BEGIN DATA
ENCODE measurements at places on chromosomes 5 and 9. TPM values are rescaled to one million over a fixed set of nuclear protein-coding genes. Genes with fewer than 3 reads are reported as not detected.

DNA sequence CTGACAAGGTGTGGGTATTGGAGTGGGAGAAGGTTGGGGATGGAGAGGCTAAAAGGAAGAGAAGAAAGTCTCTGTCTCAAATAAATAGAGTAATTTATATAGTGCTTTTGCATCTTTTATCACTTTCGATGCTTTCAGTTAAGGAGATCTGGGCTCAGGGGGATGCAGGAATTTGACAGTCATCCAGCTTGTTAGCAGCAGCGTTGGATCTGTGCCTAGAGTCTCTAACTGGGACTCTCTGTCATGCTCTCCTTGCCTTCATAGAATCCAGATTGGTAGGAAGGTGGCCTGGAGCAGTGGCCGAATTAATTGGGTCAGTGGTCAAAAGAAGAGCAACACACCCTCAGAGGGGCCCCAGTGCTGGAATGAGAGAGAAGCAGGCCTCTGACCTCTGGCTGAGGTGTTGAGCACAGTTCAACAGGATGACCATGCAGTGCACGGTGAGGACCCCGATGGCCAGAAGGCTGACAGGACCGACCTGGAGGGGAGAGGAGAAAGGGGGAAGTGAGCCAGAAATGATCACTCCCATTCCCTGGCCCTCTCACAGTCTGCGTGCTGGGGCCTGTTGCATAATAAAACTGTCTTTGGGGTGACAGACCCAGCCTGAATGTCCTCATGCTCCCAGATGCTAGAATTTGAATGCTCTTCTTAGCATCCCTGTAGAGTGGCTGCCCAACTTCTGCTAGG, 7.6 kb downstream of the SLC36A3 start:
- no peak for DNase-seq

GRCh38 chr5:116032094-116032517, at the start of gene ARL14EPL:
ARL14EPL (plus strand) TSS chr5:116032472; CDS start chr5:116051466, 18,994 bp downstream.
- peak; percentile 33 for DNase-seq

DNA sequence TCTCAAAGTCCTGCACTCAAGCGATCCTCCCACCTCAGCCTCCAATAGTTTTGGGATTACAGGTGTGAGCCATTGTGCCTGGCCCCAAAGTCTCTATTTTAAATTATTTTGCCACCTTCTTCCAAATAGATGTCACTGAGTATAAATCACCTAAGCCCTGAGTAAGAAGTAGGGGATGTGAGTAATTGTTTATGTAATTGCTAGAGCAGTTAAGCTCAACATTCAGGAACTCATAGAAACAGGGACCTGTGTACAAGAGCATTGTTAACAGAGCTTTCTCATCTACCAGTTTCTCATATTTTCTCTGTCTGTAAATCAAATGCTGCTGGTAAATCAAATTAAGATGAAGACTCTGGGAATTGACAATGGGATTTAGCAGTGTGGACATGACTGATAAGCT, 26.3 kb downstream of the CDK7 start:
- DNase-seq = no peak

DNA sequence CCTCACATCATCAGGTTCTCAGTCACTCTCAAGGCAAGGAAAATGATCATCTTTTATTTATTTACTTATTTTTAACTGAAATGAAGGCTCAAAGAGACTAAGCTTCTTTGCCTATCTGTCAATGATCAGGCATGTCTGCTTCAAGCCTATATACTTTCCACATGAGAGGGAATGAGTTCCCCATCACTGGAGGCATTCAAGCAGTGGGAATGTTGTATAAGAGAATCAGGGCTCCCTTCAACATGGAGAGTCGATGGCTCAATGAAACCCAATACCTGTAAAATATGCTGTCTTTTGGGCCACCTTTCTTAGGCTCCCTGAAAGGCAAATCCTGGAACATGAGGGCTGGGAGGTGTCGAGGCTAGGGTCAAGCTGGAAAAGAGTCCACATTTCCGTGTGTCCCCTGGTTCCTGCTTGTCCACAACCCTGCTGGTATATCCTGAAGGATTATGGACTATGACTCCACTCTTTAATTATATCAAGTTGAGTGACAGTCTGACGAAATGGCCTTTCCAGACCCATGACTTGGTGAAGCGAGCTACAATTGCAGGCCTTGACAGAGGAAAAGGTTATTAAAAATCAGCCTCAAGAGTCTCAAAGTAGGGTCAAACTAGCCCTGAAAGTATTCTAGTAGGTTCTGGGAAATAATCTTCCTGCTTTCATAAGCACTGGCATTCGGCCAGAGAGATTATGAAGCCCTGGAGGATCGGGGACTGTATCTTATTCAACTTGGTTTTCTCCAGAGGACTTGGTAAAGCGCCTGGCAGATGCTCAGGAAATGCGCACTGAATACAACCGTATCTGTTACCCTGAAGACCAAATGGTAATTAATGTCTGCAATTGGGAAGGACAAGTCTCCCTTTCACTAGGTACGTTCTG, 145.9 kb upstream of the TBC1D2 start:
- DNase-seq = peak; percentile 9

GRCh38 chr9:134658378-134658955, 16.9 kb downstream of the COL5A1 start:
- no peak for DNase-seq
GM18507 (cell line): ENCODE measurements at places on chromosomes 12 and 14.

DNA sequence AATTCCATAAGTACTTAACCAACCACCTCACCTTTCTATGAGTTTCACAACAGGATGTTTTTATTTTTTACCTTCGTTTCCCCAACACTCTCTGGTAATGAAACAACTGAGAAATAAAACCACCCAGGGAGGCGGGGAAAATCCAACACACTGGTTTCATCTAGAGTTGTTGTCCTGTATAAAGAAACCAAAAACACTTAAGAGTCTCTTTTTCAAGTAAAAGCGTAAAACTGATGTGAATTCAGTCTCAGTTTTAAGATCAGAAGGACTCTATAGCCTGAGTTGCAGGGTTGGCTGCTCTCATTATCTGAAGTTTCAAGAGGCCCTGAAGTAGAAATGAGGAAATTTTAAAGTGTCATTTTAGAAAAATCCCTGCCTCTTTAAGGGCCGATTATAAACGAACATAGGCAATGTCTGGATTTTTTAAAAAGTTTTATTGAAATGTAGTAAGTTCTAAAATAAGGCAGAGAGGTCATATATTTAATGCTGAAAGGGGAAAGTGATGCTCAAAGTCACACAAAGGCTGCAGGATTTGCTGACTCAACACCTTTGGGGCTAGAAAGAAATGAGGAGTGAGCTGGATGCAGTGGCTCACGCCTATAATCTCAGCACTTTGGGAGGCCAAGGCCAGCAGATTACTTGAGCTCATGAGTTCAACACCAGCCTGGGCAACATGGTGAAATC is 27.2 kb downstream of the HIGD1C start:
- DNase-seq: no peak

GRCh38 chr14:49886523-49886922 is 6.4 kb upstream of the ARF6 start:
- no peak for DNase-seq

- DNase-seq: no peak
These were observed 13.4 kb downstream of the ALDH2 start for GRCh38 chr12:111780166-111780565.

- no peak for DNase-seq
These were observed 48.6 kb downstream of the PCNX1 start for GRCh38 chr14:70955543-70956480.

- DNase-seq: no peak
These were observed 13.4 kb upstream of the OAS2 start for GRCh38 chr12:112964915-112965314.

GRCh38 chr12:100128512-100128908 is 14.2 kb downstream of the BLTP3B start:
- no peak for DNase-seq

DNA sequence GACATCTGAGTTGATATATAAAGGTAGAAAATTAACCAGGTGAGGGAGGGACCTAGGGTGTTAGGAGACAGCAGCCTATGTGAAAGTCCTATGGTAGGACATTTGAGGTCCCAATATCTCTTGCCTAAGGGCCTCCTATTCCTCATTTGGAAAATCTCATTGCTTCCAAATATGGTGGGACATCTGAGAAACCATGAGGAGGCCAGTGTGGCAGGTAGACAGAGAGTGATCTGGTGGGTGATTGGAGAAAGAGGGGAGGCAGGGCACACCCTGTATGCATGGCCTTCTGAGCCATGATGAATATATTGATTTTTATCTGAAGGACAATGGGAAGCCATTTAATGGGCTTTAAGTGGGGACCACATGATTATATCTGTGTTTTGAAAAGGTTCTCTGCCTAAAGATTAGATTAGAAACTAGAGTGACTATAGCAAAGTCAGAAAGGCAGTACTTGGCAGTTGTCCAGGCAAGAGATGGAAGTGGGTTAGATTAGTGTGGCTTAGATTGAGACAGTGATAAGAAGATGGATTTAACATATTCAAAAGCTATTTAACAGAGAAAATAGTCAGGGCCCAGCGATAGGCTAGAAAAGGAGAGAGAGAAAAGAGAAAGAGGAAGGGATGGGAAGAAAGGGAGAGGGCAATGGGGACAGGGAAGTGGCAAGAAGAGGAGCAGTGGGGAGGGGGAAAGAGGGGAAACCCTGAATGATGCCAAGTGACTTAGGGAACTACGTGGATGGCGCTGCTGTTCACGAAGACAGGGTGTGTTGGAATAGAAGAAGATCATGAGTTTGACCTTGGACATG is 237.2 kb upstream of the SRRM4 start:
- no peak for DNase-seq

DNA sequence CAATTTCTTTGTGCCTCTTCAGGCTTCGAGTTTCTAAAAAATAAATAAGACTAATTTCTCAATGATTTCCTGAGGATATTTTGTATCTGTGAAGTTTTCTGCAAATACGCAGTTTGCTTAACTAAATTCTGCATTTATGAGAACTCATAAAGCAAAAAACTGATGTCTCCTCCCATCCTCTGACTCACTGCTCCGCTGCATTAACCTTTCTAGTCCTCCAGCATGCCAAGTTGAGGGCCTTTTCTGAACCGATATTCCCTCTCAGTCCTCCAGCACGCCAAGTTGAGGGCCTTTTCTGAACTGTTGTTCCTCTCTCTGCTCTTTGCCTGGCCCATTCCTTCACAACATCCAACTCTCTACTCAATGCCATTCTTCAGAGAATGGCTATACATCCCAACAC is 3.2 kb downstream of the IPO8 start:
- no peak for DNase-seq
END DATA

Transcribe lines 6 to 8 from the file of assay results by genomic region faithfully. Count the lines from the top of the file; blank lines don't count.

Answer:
- peak; percentile 33 for DNase-seq

DNA sequence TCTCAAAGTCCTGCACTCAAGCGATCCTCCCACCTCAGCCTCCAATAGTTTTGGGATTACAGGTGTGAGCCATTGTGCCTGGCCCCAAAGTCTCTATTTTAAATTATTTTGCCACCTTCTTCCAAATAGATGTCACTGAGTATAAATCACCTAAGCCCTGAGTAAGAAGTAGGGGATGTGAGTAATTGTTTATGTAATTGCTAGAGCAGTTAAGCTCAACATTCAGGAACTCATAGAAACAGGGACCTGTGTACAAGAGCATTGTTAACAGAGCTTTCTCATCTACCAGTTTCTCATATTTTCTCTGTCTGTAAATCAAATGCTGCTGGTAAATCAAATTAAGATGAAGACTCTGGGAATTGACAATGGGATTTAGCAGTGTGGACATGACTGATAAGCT, 26.3 kb downstream of the CDK7 start:
- DNase-seq = no peak